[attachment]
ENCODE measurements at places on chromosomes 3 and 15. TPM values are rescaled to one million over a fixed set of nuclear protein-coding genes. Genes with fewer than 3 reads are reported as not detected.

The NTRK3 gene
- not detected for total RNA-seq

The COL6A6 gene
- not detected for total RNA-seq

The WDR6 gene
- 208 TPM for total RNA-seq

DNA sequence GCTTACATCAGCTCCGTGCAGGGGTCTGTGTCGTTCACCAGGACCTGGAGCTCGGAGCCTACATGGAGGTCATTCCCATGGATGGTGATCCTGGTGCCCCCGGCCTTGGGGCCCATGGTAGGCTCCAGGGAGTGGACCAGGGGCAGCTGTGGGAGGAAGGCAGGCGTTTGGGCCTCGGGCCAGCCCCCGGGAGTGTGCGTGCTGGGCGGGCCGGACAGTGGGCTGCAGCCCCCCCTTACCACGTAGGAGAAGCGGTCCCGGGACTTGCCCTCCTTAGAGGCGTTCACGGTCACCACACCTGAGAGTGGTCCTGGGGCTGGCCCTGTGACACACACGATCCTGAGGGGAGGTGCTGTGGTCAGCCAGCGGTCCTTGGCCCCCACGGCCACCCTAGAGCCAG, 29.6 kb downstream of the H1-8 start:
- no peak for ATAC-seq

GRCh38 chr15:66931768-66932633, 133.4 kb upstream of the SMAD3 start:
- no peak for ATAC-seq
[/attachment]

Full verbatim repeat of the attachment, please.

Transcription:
ENCODE measurements at places on chromosomes 3 and 15. TPM values are rescaled to one million over a fixed set of nuclear protein-coding genes. Genes with fewer than 3 reads are reported as not detected.

The NTRK3 gene
- not detected for total RNA-seq

The COL6A6 gene
- not detected for total RNA-seq

The WDR6 gene
- 208 TPM for total RNA-seq

DNA sequence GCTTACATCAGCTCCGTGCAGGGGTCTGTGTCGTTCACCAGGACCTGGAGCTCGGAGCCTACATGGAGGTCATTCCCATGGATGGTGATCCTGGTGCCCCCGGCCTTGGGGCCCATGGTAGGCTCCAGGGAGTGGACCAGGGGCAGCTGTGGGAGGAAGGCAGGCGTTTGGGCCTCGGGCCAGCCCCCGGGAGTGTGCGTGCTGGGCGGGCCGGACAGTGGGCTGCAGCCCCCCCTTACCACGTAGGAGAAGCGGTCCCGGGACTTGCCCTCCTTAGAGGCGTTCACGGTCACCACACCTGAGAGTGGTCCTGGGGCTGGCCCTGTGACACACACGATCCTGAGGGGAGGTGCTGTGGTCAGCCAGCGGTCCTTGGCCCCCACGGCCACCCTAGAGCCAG, 29.6 kb downstream of the H1-8 start:
- no peak for ATAC-seq

GRCh38 chr15:66931768-66932633, 133.4 kb upstream of the SMAD3 start:
- no peak for ATAC-seq